There’s a slew of misinformation out there about meat. In fact, we’re living in a nutrition information overload. What are the myths? What are the truths? It’s hard to separate the chaff from the grain and to decide which information to keep, and which to toss.
MYTH: Eating meat causes cancer
TRUTH: When it comes to the conversation about meat and cancer, it is crucial to differentiate between processed and unprocessed meats. Processed meats include deli meats, hot dogs, ham, bacon, sausages, etc. In short, anything that isn’t a true cut from the animal itself.
These processed meats contain ingredients that have been linked to cancer, according to the World Health Organization (WHO). However, processed meats and unprocessed meats are not the same things. Similarly, there’s little evidence that eating unprocessed meat increases your risk for cancer.
While it’s true that long and harsh cooking methods can pose a health threat, it’s possible to enjoy meat if you avoid eating burned and charred meat, and instead opt for gentler cooking methods, including soups, stews and shorter cooking times.
MYTH: Meat rots in your colon
TRUTH: People who adhere to a vegan or vegetarian lifestyle may tell you that humans are not designed to eat red meat and that it will actually sit in the colon, and rot.
However, there is no scientific basis for this belief. The truth is, stomach acids and enzymes break down the meat before it moves into the small intestine. There, the meat is broken down even further, and proteins are divided up into amino acids, and far into fatty acids.
From there, these acids move to the bloodstream, which carries these nutrients throughout the body.
If you want to know what really rots in your colon, it’s plants. But this isn’t necessarily a bad thing. In fact, the fermentation (rotting) process helps to create good bacteria. This, in turn, helps to keep the overall health of the microbiome balanced, according to research.
MYTH: Chicken meat is healthier than red meat
TRUTH: Chicken meat may be a low-fat food – compared to red meat. However, if it’s a conventionally grown chicken, it’s not necessarily better for you. That’s because chickens are fed a high-grain diet and a diet that’s full of herbicides, pesticides and ultimately, nothing either the chicken or you should be eating.
On top of this, most farm-raised chickens are pumped full of grown hormones to fatten them up more quickly. Additionally, crowded conditions make these animals sickly. This, in turn, leads to antibiotics and other drugs. But believe it or not, you eat these substances, too.
So, all that’s to say: conventionally grown chicken meat isn’t healthier than red meat. The only time chicken meat is better for you than red meat is when the red meat comes from farm-raised animals, who live in filthy, crowded conditions and eat a poor diet.
But in order for chicken to be an improvement over this type of meat, the chicken must be organic, eat an appropriate diet, receive little to no antibiotics, and be raised in humane conditions.
MYTH: Red meat causes heart disease
TRUTH: People have been eating meat for millions of years without the widespread epidemic of heart disease and diabetes which is now rampant in modern, Western societies.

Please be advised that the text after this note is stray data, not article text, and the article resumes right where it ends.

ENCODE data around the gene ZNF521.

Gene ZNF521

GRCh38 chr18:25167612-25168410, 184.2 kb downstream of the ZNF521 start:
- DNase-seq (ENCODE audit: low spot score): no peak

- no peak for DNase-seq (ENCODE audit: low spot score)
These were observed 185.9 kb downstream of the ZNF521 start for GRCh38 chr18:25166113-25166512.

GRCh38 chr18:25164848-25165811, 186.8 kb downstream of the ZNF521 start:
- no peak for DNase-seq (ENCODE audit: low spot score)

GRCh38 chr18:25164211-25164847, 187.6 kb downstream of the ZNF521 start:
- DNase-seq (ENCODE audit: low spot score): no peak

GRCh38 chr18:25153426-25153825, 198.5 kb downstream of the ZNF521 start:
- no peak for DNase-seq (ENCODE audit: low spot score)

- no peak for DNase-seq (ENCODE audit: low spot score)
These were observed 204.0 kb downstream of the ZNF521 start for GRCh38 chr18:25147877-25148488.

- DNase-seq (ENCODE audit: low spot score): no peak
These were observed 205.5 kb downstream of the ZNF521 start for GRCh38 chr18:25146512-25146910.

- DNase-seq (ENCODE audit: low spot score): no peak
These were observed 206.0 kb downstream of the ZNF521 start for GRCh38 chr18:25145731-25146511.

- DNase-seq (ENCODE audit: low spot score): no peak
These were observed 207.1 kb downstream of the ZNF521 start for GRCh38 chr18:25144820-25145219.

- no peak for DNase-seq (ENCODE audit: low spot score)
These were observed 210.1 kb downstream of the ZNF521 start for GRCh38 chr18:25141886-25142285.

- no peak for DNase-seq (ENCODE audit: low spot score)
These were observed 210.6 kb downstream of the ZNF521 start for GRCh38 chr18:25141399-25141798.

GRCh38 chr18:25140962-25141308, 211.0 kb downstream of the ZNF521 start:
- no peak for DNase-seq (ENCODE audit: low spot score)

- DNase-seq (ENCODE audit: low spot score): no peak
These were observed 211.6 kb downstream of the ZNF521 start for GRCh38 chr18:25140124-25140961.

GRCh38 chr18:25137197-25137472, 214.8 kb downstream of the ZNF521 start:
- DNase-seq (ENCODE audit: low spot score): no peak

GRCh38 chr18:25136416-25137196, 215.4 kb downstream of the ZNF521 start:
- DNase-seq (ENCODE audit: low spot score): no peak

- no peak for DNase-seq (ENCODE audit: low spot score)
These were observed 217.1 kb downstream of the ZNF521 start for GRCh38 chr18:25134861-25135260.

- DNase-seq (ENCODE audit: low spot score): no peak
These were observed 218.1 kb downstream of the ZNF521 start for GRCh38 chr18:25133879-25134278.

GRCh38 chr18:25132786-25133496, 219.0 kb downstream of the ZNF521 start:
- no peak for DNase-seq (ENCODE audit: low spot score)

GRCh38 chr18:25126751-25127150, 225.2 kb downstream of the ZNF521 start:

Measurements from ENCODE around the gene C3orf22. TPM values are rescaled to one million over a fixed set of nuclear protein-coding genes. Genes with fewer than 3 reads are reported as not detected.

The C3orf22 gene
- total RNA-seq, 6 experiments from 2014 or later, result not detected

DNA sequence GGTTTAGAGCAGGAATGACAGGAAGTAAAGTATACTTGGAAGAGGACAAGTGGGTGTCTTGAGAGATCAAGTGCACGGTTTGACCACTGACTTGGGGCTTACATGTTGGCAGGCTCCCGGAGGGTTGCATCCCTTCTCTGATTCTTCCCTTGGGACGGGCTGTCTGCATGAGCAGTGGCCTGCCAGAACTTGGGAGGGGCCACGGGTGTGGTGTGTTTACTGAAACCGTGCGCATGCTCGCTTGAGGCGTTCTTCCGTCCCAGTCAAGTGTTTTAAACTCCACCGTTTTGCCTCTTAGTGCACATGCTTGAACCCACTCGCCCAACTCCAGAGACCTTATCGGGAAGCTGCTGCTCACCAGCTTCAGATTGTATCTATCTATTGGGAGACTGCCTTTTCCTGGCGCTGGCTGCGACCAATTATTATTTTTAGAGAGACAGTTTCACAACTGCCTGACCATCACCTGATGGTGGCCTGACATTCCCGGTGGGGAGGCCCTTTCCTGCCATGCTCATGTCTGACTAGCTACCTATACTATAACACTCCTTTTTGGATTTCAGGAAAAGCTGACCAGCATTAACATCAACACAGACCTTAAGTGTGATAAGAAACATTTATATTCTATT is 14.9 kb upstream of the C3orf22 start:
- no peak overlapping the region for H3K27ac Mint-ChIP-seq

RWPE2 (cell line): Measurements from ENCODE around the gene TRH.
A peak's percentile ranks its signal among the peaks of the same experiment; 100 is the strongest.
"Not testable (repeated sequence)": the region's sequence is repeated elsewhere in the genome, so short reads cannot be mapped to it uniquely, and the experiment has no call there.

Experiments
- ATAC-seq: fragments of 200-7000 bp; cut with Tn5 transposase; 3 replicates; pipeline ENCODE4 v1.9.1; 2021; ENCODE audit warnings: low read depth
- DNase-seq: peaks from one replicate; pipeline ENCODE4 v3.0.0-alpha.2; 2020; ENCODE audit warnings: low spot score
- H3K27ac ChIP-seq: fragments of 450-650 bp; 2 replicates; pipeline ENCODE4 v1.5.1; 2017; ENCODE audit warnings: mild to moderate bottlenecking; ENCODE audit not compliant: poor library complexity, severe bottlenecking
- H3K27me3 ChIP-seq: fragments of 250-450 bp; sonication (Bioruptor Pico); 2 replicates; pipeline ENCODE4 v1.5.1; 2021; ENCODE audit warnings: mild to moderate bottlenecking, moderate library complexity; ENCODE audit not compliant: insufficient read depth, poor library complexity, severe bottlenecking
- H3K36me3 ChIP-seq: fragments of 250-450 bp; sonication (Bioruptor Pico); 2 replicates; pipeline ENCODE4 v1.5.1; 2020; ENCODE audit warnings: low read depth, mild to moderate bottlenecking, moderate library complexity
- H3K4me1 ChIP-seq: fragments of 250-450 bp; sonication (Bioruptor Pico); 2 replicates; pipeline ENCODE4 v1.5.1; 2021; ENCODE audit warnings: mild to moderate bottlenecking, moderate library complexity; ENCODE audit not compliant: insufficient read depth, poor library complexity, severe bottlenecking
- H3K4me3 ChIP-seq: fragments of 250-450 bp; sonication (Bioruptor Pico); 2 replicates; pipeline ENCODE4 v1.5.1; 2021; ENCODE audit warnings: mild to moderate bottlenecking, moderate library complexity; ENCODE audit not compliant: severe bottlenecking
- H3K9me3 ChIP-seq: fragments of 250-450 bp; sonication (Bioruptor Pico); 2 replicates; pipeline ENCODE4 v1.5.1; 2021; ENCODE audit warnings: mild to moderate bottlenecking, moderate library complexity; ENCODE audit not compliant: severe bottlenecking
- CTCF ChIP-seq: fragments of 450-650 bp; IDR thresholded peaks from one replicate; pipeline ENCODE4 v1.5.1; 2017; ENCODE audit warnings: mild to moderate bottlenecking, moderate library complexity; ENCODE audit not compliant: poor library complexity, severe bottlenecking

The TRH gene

However, others argue that heart disease and other chronic illnesses are caused by inflammation throughout the body, which can be traced to other dietary sources, including processed sugar, grains, and trans fats – all of which are inflammatory and new to the human diet.
MYTH: Red meat increase risk for diabetes
TRUTH: In a study that observed over one million people, researchers found that there is no link between eating unprocessed red meat and type 2 diabetes. However, it’s important to bear in mind that this research involved unprocessed meat, rather than processed varieties, such as deli meat, hot dogs, etc.
MYTH: Meat makes you fat
TRUTH: Yes, meat does contain saturated fat. And it’s true that when you consume more calories than your body spends, you can store that energy as fat.
However, many of us mistakenly believe that dietary fat leads to body fat. And this is not necessarily the case with animal fat, including those found in meat.
Instead, dietary sugars, when not used for energy, get stored in the body as fat. And this may be the real culprit for the rise in unhealthy weight gain, obesity, and diabetes.
What’s more, since meat is a good source of animal protein, it can actually decrease your overall calorie intake throughout the day, making it easier for you to lose weight, or at least, to maintain a healthy body weight.
MYTH: Eating meat makes you calcium deficient
TRUTH: Many individuals believe that eating protein sources can increase blood acid levels and draw calcium out of the bones. And while this can happen in short-term scenarios, this is not the case in long-term situations.
In fact, a diet that includes animal protein has actually been linked to a lower risk for osteoporosis and bone fractures.
MYTH: Chicken breast is better than the other parts of the chicken
TRUTH: Yes, it’s true that chicken breast (when it’s boneless and skinless) is lower in fat than the darker cuts of meat. However, dark meat is rich in iron and zinc, compared to chicken breast. Plus, it packs a lot more flavor, too.
Therefore, don’t miss out on these other bits. Sure, they may be higher in calories, but you’re also getting many more key nutrients, too.
There is a lot of information and misinformation about food out there. And when it comes to meat, it’s downright overwhelming. Hopefully, this myth-busting article has cleared up some of your own confusion surrounding meat.